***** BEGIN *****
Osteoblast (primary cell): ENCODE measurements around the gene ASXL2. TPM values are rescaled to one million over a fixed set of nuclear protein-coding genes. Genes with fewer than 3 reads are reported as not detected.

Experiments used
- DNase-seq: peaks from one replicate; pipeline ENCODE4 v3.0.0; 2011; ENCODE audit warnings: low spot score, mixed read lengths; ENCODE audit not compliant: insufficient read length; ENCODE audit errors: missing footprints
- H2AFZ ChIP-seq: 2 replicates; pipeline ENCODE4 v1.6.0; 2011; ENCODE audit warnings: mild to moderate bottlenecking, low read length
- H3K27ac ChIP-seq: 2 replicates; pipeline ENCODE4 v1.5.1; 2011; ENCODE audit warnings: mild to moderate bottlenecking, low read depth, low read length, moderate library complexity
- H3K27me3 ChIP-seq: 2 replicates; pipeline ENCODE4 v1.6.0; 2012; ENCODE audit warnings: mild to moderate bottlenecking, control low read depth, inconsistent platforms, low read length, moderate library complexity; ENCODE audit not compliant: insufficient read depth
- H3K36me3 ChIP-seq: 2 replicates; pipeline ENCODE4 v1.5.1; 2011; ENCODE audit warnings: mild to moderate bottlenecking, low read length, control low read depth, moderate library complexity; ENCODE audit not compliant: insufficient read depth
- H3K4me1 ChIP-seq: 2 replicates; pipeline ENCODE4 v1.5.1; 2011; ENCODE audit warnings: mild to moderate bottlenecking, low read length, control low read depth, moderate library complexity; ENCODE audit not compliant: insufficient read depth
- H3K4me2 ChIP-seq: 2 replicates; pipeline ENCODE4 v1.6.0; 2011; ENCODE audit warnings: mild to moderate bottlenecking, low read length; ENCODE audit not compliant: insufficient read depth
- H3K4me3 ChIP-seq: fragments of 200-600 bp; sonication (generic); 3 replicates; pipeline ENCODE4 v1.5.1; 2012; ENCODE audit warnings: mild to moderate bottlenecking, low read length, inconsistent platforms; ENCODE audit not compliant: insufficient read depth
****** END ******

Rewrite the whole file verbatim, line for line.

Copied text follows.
Osteoblast (primary cell): ENCODE measurements around the gene ASXL2. TPM values are rescaled to one million over a fixed set of nuclear protein-coding genes. Genes with fewer than 3 reads are reported as not detected.

Experiments used
- DNase-seq: peaks from one replicate; pipeline ENCODE4 v3.0.0; 2011; ENCODE audit warnings: low spot score, mixed read lengths; ENCODE audit not compliant: insufficient read length; ENCODE audit errors: missing footprints
- H2AFZ ChIP-seq: 2 replicates; pipeline ENCODE4 v1.6.0; 2011; ENCODE audit warnings: mild to moderate bottlenecking, low read length
- H3K27ac ChIP-seq: 2 replicates; pipeline ENCODE4 v1.5.1; 2011; ENCODE audit warnings: mild to moderate bottlenecking, low read depth, low read length, moderate library complexity
- H3K27me3 ChIP-seq: 2 replicates; pipeline ENCODE4 v1.6.0; 2012; ENCODE audit warnings: mild to moderate bottlenecking, control low read depth, inconsistent platforms, low read length, moderate library complexity; ENCODE audit not compliant: insufficient read depth
- H3K36me3 ChIP-seq: 2 replicates; pipeline ENCODE4 v1.5.1; 2011; ENCODE audit warnings: mild to moderate bottlenecking, low read length, control low read depth, moderate library complexity; ENCODE audit not compliant: insufficient read depth
- H3K4me1 ChIP-seq: 2 replicates; pipeline ENCODE4 v1.5.1; 2011; ENCODE audit warnings: mild to moderate bottlenecking, low read length, control low read depth, moderate library complexity; ENCODE audit not compliant: insufficient read depth
- H3K4me2 ChIP-seq: 2 replicates; pipeline ENCODE4 v1.6.0; 2011; ENCODE audit warnings: mild to moderate bottlenecking, low read length; ENCODE audit not compliant: insufficient read depth
- H3K4me3 ChIP-seq: fragments of 200-600 bp; sonication (generic); 3 replicates; pipeline ENCODE4 v1.5.1; 2012; ENCODE audit warnings: mild to moderate bottlenecking, low read length, inconsistent platforms; ENCODE audit not compliant: insufficient read depth